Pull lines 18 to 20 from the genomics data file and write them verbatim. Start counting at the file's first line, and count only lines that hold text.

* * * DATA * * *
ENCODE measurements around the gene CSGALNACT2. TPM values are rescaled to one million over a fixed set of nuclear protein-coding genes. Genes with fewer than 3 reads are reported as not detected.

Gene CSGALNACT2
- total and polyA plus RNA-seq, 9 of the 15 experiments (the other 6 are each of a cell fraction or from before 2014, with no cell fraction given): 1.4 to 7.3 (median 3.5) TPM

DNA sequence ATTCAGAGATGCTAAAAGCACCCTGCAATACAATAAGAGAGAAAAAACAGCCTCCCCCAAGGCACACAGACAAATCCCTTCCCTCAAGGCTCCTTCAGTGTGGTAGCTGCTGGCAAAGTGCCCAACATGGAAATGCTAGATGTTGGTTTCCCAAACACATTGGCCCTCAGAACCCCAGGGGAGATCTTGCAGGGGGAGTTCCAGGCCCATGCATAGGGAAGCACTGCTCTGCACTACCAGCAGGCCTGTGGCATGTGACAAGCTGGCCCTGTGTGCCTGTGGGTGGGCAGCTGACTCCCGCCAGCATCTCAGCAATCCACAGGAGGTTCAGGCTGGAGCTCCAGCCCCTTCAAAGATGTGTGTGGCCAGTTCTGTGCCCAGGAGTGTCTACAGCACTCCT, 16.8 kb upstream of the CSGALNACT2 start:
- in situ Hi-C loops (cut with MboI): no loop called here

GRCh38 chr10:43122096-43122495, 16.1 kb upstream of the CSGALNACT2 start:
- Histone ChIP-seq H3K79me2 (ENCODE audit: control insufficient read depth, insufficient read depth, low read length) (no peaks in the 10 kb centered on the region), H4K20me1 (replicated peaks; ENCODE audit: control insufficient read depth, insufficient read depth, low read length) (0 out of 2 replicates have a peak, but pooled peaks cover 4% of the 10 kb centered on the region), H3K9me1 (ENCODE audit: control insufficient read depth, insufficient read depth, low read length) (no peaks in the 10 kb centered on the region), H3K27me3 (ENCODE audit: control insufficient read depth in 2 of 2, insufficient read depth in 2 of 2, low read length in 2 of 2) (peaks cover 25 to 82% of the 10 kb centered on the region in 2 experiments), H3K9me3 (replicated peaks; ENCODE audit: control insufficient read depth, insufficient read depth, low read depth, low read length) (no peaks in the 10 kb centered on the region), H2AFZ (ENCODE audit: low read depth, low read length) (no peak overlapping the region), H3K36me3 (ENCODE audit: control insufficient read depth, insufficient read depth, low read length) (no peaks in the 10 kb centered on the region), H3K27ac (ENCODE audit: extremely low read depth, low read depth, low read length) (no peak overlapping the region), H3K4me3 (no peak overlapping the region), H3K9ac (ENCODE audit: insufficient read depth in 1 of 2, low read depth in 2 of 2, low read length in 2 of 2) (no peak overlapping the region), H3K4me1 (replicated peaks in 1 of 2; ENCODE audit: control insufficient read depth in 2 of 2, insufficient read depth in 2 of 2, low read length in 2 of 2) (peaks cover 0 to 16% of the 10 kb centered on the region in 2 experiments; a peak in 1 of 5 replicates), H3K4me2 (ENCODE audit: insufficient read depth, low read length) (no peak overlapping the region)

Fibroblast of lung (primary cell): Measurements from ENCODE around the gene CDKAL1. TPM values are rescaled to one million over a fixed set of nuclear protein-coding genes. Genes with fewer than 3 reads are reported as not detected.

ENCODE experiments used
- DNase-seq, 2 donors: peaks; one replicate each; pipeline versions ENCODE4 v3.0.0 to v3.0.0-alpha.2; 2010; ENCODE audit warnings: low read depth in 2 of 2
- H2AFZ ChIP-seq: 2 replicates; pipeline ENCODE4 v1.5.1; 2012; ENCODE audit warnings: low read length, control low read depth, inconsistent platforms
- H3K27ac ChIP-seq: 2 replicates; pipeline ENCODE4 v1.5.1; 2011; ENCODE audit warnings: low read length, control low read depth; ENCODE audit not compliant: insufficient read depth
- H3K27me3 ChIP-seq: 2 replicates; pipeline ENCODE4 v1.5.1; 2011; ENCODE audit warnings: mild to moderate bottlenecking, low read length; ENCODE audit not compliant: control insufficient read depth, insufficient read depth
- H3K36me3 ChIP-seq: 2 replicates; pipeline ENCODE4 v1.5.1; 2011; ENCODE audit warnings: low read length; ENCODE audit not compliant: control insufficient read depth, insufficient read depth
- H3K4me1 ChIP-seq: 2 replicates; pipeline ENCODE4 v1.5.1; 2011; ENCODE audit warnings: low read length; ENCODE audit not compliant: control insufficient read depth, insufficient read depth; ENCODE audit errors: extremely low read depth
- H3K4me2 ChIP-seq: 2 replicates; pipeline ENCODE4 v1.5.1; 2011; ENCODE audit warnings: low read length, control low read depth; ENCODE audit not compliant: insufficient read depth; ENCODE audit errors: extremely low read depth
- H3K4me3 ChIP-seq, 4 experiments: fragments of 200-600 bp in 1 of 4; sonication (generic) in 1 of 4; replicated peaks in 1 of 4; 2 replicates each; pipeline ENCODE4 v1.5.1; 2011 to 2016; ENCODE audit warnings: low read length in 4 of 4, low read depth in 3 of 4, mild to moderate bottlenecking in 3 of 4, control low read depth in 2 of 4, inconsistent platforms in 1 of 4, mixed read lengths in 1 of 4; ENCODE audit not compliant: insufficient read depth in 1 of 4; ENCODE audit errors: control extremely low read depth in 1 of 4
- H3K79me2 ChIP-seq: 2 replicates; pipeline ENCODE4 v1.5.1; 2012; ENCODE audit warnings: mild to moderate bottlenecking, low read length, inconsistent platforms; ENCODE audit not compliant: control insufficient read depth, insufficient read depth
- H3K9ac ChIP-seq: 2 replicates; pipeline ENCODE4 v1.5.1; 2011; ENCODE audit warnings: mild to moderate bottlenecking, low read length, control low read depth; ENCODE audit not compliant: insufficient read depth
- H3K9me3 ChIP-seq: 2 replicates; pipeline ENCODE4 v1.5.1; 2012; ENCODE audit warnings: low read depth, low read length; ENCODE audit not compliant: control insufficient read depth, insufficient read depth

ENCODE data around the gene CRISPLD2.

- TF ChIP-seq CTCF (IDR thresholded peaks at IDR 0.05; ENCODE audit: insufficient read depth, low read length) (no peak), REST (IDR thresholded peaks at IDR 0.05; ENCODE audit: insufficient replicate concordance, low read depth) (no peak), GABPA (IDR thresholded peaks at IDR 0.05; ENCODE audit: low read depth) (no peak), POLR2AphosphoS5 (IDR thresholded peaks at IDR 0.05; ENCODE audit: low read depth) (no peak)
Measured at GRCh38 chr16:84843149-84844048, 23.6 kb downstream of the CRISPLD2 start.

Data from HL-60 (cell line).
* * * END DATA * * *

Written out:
- H3K79me2 ChIP-seq: 2 replicates; pipeline ENCODE4 v1.5.1; 2012; ENCODE audit warnings: mild to moderate bottlenecking, low read length, inconsistent platforms; ENCODE audit not compliant: control insufficient read depth, insufficient read depth
- H3K9ac ChIP-seq: 2 replicates; pipeline ENCODE4 v1.5.1; 2011; ENCODE audit warnings: mild to moderate bottlenecking, low read length, control low read depth; ENCODE audit not compliant: insufficient read depth
- H3K9me3 ChIP-seq: 2 replicates; pipeline ENCODE4 v1.5.1; 2012; ENCODE audit warnings: low read depth, low read length; ENCODE audit not compliant: control insufficient read depth, insufficient read depth